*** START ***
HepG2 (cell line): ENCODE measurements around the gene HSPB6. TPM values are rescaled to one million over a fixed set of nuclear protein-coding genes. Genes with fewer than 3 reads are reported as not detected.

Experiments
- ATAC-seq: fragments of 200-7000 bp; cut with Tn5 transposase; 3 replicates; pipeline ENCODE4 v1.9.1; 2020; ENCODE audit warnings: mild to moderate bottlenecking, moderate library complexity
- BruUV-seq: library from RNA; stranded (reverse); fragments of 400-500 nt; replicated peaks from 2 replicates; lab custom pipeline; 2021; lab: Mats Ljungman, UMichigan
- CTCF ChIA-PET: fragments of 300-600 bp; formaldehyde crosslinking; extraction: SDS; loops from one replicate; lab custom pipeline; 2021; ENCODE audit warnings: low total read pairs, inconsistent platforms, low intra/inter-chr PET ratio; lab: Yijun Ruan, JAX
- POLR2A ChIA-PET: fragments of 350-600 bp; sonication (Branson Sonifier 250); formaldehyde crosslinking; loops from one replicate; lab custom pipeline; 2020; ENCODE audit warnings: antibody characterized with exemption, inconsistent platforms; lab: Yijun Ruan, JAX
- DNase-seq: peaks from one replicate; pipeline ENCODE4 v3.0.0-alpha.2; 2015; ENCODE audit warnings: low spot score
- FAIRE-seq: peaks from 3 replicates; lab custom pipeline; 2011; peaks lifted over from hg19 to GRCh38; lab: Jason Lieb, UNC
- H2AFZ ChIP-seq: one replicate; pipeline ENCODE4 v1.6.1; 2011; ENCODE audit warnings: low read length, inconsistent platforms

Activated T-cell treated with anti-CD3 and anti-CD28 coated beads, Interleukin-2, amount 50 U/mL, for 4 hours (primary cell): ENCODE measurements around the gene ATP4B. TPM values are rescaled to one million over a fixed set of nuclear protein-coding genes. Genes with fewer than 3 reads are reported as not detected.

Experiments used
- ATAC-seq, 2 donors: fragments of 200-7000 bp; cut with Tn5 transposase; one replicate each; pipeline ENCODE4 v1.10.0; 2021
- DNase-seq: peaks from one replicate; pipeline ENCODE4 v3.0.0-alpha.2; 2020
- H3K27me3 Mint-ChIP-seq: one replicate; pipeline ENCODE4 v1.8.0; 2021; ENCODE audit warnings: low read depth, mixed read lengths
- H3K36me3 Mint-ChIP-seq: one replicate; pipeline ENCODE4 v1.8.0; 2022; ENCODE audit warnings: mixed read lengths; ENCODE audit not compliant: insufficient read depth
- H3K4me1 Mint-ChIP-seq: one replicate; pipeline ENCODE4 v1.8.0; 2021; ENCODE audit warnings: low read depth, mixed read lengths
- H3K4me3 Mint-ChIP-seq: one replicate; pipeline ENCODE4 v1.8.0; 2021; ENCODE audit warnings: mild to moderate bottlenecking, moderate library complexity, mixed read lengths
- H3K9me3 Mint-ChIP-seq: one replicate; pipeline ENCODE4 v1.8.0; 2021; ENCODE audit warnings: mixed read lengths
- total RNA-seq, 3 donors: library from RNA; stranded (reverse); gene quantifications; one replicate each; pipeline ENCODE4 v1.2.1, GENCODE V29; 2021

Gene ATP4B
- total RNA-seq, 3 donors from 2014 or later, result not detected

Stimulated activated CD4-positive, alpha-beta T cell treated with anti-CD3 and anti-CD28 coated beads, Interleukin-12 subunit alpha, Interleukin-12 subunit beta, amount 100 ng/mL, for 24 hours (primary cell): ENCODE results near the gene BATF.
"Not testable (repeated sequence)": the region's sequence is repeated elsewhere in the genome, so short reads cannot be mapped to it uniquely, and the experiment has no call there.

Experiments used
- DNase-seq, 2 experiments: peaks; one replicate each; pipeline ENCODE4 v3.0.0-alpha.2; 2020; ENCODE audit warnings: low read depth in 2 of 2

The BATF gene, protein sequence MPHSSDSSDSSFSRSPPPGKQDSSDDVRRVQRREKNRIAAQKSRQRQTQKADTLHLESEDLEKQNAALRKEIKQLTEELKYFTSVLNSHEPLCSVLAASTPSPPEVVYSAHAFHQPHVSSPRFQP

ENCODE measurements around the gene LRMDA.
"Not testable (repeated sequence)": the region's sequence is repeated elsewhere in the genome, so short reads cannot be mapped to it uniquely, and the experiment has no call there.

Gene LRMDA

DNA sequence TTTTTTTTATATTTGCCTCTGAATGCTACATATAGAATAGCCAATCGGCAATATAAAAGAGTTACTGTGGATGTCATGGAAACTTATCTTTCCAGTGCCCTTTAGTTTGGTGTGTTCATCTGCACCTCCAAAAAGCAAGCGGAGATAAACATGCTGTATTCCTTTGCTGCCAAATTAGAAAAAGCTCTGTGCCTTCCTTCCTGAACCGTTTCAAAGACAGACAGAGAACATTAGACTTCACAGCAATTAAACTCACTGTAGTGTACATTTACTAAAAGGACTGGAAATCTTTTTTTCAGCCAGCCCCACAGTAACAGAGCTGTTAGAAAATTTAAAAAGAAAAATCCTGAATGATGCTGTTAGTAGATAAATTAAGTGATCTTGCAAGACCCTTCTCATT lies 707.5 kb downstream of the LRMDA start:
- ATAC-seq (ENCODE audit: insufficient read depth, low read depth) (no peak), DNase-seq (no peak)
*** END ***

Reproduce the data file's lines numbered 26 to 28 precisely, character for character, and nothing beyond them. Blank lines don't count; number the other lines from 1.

The BATF gene, protein sequence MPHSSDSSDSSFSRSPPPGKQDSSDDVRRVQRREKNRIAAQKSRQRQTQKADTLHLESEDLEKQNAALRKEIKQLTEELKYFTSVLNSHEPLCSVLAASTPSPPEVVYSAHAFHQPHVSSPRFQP

ENCODE measurements around the gene LRMDA.
"Not testable (repeated sequence)": the region's sequence is repeated elsewhere in the genome, so short reads cannot be mapped to it uniquely, and the experiment has no call there.